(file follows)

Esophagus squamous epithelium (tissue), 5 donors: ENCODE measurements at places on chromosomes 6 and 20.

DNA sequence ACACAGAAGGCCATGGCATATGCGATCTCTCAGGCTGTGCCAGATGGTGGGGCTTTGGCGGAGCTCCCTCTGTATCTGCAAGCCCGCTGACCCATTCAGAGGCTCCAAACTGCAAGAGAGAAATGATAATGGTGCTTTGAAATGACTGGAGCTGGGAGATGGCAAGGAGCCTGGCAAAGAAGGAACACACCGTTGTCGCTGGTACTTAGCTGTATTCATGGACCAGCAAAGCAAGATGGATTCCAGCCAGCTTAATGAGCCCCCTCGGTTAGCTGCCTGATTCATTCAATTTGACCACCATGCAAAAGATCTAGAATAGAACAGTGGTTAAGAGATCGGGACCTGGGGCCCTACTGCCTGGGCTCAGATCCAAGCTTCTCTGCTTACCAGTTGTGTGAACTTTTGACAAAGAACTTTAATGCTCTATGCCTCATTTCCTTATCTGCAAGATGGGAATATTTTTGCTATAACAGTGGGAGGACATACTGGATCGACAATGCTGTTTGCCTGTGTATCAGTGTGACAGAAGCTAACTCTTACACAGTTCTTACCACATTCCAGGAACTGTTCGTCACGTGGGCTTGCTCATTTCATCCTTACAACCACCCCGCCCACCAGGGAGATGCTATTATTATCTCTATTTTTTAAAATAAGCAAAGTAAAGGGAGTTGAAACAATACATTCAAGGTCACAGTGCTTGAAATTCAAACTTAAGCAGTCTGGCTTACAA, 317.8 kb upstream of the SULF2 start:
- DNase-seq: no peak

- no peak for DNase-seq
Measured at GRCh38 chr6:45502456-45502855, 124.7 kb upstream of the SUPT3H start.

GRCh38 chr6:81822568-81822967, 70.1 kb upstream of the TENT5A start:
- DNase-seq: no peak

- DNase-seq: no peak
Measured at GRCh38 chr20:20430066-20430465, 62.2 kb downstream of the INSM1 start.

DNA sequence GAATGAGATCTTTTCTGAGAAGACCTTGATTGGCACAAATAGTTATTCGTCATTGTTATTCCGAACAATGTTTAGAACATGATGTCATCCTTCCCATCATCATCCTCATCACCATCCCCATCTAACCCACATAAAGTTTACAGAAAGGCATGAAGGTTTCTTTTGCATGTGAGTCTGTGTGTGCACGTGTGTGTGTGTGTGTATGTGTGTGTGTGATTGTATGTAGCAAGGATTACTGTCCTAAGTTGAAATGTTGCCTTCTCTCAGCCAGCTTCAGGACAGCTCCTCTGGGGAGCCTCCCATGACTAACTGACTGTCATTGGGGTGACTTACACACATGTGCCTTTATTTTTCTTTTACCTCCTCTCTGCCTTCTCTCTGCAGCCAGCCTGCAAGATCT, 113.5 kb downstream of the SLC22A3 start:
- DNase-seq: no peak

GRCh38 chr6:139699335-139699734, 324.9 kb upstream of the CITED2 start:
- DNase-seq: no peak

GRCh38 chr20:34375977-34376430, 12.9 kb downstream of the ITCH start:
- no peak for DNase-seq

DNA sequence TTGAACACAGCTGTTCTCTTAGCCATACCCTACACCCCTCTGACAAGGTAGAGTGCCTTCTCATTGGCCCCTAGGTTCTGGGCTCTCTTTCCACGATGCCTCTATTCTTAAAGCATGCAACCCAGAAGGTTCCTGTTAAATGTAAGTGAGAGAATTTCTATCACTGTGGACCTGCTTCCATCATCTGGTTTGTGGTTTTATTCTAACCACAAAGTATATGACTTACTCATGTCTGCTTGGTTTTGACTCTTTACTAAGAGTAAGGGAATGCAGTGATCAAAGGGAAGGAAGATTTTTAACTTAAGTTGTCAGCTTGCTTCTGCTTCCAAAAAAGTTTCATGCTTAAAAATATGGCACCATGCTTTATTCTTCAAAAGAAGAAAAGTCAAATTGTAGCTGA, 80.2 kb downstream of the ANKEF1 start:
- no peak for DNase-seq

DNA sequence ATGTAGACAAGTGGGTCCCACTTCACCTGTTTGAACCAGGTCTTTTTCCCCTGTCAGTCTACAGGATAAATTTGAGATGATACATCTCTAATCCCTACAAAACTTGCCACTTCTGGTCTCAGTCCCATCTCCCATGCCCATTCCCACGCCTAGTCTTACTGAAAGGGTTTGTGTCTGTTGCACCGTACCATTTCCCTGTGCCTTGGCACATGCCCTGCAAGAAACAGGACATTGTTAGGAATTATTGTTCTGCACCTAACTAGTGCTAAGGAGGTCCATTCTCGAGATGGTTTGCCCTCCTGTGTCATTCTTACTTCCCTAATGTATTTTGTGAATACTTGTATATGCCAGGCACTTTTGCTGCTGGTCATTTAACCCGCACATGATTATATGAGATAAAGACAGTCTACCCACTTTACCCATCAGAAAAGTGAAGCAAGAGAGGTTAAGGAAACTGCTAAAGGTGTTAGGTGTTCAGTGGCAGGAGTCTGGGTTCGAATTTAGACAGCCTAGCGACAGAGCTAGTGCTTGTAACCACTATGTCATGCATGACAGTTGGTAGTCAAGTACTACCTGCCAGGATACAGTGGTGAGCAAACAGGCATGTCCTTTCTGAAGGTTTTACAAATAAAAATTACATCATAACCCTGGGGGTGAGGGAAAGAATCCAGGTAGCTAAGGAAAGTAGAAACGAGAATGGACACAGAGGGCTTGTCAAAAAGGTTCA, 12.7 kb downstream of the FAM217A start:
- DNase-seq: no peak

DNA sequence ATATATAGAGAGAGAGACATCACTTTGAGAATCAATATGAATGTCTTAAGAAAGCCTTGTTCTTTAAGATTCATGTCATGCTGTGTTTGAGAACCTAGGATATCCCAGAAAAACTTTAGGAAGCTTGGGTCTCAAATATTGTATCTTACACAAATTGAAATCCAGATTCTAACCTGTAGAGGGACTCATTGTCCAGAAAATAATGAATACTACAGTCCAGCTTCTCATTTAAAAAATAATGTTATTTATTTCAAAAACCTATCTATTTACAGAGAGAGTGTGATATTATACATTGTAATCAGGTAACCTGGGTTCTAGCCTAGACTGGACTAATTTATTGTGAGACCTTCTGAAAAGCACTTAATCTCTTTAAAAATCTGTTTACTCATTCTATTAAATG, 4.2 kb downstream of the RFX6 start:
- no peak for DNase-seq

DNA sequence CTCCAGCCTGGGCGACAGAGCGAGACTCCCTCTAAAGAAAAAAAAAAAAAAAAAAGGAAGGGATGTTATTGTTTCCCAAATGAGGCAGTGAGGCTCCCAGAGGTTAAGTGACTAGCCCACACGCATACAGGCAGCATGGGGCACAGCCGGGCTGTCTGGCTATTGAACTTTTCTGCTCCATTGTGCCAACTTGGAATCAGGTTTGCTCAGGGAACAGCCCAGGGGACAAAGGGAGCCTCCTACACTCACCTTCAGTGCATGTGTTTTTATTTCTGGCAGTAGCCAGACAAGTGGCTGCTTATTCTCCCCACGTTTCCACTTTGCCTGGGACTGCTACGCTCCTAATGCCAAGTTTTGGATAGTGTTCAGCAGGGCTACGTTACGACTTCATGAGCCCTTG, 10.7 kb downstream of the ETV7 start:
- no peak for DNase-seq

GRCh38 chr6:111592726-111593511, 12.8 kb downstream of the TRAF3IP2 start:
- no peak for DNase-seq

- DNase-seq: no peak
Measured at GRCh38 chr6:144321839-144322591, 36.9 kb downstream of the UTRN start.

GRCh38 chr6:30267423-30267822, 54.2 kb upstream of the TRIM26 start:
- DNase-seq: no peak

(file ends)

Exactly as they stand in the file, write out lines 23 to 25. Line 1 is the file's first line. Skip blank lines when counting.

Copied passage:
- no peak for DNase-seq

GRCh38 chr6:111592726-111593511, 12.8 kb downstream of the TRAF3IP2 start:
- no peak for DNase-seq